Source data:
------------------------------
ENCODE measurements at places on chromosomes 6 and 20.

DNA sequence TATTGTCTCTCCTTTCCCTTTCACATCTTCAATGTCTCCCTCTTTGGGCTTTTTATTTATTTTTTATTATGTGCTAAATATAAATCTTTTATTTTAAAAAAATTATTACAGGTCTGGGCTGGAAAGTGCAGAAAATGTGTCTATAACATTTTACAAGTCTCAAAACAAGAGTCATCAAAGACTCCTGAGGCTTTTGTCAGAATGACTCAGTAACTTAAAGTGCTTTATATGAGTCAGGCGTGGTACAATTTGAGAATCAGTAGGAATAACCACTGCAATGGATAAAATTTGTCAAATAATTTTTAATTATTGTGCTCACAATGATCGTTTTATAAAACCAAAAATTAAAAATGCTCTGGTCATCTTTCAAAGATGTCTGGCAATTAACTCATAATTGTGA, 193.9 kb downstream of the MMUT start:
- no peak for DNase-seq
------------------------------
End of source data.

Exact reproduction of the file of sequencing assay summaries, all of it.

ENCODE measurements at places on chromosomes 6 and 20.

DNA sequence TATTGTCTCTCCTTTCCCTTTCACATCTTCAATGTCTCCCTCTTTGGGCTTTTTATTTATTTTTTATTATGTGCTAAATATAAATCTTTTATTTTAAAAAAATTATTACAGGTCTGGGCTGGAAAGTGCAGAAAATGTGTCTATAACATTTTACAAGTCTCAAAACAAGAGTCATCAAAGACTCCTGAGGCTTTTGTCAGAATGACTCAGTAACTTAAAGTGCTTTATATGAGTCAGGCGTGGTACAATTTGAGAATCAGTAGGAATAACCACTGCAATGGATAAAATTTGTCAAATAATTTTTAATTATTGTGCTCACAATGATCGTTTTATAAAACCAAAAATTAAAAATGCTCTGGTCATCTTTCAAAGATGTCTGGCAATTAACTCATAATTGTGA, 193.9 kb downstream of the MMUT start:
- no peak for DNase-seq